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Monthly Archives: October 2017

Praising your child is always a good thing, right? Well, it turns out that for learning and attention-challenged kids effort-based praise is often more meaningful and effective than personal praise.

Personal praise focuses on natural talents —saying things like, “You’re such a good reader”, or “You’re a gifted piano player”. This type of praise can make kids wary of trying new things for fear that they won’t be naturally good at them right from the start. Praising your son for a talent he was born with is qualitatively different than praising effort and acknowledging specific accomplishments. Effort-based praise focuses on what your child can control. So, saying something like, “I’m impressed with the time you put into studying for your math test” makes more of an impact than saying, “You’re so good at math!”.

Effort-based praise also reminds kids that mastering a skill is a multi-step process, and doesn’t necessarily come easy, like natural talents do. For kids with learning and attention issues calling out the small successes along the way is also more motivating and meaningful than just praising the end result.

The key elements to effort-based praise are:

  • Specificity
    “Thank you for making your bed and putting away your clothes,” rather than “Thank you for cleaning up”

  • Sincerity
    “I really appreciate your help setting the table”, rather than “You are the biggest help in the world. Thank you.”

  • Realistic Expectations
    “With a lot of practice you’ll be able to make yourself breakfast” rather than “You’re on your way to owning your own restaurant!”

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Shameful feelings stick with us as if they’re glued to our insides. They can distort how we feel about ourselves and impact choices we make as adults. Feeling defective or that there’s something intrinsically wrong with us is unbearable so, as adults, we often try to bury the feelings by over-eating, over-working, or over-scheduling.

Without realizing it we shame our kids, often mimicking the words and tone we heard from our own parents. Each time we judge or criticize who they are, what they want, what they feel and need, we are sending a message that those impulses are not okay.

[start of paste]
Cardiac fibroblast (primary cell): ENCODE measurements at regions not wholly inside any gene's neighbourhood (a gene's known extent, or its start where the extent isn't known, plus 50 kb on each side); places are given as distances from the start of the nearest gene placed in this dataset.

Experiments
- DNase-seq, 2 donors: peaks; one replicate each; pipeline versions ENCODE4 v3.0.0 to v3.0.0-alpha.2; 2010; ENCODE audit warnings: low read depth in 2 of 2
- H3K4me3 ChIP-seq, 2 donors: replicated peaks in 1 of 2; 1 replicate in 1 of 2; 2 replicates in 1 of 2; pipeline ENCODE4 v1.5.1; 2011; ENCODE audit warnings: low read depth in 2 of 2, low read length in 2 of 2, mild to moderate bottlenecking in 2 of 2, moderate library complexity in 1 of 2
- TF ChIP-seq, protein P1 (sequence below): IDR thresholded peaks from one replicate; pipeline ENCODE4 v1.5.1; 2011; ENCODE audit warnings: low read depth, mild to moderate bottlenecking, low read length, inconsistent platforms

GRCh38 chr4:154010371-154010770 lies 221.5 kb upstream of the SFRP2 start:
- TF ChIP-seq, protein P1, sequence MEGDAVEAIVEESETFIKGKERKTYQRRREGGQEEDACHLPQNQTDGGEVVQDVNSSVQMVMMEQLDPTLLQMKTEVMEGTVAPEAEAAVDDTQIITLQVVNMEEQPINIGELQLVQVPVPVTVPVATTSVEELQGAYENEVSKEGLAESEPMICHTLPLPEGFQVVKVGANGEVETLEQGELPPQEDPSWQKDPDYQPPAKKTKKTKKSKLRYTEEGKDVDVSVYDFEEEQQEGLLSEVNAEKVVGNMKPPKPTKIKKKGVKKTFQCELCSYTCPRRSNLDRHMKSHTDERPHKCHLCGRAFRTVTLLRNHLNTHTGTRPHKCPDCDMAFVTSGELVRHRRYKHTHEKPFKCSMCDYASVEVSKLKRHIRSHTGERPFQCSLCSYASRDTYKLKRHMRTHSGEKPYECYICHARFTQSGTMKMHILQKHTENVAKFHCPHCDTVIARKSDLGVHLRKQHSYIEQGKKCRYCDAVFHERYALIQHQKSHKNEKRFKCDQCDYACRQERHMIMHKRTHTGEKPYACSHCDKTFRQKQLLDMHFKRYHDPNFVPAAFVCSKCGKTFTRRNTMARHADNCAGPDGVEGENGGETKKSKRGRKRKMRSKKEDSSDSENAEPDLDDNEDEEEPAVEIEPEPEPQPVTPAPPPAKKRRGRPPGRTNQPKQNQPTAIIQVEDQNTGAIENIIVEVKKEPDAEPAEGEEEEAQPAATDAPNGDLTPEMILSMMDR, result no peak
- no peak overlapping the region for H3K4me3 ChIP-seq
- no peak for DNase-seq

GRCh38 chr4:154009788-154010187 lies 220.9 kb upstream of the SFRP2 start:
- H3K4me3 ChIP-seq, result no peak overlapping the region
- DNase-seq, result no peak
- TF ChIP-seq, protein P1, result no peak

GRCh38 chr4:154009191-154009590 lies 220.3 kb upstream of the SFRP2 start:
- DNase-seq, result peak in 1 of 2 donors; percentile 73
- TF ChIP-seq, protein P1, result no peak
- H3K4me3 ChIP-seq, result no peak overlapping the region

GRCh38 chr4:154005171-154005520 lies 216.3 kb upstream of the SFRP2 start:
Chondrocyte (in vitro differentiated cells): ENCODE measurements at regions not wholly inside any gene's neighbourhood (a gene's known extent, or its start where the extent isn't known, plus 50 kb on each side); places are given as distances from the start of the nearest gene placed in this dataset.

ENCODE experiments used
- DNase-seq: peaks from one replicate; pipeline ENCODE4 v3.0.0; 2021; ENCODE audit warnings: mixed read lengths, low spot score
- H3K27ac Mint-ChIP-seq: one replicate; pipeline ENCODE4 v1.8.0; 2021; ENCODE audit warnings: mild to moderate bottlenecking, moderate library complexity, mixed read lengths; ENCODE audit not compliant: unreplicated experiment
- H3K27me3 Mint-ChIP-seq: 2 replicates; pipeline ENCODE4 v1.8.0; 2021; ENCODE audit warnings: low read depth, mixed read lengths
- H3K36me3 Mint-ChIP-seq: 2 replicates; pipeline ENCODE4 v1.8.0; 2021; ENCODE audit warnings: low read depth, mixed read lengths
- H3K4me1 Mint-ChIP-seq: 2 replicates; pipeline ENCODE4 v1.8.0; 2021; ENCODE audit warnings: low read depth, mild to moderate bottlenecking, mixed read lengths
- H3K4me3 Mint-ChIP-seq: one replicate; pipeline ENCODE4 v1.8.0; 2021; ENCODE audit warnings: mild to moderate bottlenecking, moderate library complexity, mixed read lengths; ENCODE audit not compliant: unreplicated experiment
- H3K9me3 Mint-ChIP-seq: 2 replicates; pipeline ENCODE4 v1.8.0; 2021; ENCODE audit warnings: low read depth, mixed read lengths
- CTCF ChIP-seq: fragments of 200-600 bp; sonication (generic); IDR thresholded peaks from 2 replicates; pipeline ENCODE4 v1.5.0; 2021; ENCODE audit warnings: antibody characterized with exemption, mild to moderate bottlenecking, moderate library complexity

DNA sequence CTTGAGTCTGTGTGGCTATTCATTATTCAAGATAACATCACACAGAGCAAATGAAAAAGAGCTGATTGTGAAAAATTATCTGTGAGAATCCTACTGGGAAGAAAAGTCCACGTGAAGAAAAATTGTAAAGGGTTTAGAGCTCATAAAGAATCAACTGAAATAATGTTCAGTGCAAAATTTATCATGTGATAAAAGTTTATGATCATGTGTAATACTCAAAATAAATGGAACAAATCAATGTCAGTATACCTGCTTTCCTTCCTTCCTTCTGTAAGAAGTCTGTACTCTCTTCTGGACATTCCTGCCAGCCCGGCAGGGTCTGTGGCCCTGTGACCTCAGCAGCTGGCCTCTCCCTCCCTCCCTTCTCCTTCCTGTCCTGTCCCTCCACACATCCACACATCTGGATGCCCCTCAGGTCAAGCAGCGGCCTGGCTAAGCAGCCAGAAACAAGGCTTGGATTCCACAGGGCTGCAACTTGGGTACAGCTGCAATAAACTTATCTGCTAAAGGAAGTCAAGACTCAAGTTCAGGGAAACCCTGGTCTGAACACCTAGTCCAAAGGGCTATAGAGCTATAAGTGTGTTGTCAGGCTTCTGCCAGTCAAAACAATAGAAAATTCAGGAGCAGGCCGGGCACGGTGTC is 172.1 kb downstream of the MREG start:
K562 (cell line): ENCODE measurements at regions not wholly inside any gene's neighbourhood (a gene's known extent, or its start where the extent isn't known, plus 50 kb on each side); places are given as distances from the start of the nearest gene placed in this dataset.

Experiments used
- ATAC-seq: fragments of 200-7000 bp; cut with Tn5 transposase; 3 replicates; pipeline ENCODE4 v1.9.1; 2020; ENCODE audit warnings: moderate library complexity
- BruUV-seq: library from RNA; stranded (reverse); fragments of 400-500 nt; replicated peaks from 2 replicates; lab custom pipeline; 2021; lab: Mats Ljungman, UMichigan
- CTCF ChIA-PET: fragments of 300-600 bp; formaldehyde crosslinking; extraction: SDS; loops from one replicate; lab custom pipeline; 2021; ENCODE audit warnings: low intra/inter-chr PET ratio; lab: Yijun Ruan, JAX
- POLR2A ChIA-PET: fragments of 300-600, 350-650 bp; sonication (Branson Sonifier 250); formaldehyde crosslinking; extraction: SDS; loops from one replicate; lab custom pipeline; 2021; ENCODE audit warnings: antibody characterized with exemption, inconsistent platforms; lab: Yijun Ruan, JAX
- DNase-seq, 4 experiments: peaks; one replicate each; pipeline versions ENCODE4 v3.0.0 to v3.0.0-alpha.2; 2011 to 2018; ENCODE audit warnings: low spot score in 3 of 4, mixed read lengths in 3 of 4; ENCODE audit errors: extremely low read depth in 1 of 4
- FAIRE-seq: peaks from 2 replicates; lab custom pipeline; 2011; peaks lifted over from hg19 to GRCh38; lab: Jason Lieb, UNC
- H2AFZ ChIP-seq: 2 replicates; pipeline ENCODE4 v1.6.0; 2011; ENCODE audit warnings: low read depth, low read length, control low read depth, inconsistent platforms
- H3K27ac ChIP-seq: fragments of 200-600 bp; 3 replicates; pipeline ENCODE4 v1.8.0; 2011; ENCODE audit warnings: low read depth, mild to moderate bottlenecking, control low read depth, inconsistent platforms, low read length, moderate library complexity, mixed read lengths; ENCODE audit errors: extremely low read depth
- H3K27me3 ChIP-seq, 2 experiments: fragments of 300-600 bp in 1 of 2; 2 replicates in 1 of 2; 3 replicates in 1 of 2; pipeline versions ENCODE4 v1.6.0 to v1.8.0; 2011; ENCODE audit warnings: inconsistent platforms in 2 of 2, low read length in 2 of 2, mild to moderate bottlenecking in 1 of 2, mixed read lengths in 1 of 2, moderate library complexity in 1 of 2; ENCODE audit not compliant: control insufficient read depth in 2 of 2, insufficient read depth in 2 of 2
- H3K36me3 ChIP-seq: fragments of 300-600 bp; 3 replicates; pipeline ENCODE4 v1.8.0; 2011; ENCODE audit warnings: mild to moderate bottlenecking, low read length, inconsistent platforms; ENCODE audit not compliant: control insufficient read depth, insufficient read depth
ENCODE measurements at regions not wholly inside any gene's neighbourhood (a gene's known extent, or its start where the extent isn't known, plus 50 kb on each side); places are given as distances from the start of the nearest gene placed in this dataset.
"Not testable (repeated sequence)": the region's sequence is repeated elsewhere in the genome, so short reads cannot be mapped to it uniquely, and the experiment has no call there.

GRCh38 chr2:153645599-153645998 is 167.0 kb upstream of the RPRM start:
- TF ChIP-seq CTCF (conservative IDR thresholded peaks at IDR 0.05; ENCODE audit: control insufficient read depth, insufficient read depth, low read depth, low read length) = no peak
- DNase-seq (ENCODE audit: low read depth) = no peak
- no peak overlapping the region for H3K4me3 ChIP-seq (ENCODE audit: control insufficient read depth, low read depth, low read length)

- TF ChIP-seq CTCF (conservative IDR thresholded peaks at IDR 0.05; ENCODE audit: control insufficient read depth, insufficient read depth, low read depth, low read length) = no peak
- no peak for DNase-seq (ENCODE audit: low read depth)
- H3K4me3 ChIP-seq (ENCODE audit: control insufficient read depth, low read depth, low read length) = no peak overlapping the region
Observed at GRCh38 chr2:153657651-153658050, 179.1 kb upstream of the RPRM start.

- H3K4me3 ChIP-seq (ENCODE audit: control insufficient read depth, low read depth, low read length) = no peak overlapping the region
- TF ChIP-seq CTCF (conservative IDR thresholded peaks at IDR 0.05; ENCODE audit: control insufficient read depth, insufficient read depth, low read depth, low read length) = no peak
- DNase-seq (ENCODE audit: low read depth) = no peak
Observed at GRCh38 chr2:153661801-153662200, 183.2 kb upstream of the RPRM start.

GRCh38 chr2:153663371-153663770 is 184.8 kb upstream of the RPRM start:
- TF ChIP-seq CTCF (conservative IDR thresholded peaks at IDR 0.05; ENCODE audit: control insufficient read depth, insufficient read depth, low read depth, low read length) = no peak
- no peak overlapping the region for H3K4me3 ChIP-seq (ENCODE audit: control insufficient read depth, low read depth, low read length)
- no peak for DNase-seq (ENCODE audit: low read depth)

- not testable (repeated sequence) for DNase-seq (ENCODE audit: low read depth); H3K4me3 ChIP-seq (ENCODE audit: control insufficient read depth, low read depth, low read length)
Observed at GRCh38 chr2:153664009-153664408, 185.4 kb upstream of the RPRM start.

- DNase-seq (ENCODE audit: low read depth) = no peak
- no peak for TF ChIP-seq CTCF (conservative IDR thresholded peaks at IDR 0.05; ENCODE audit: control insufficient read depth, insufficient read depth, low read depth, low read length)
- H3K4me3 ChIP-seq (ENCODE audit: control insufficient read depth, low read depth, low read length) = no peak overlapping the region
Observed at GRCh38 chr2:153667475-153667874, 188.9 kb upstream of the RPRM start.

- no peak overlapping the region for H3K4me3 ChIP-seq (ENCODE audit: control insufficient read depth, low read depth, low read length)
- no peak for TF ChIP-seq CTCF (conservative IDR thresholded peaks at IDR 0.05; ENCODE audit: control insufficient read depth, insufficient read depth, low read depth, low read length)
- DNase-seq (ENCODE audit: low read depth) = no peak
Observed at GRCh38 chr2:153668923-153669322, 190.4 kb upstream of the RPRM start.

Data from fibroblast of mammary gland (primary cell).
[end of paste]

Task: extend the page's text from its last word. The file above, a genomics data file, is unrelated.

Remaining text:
The shaming response goes something like this:

For who she is: “You’re always so slow! Can’t you get ready for school on time like your sister?”

For what he wants: “You already have a room full of things to play with! Why do you always want more?”

For what she feels: “I don’t want to hear you say hate your teacher! That’s rude!”

For what he needs: “I’ve helped you tie your shoes so many times — can’t you do it yourself by now?”

You can turn this shaming response around by using empathy and setting limits without being judgemental or critical.

An empathic response would go something like this:

“I like that you take your time making sure you have everything you need for school. Let’s lay out your things before bed so we can leave on time in the morning.”

“I understand you want cool the Lego set we saw in the store today, but we’re not buying any new toys right now. You can put it on your wish list and you can decide if you still want it when your birthday comes.”

“Sounds like something happened in class today that made you angry with your teacher. Let’s talk about it.”

“Tying shoes can be tricky but once you get the hang of it you’ll be able to do it by yourself. Until then, you can ask me to help you.”

Empathize. Redirect the impulse if it’s dangerous or inappropriate. Set a limit.

Showing a child they’re “bad” by punishing them for an impulse they don’t yet understand or know how to control leaves them with negative, damaging internal feelings about themselves:
I always do it wrong.
I’m not a good person.
I’m too needy.

These feelings are the root of shame. And not only do kids feel bad about themselves, they feel compelled to be defiant, to lash out or tune out which sets up a painful dynamic for both of you.

Using empathy while setting limits on your child’s impulses helps them learn how to regulate their behavior without feeling blamed, singled out or ridiculed for it. Connecting, listening and validating your child helps them internalize positive feelings about themselves that they’ll carry with them into adulthood.

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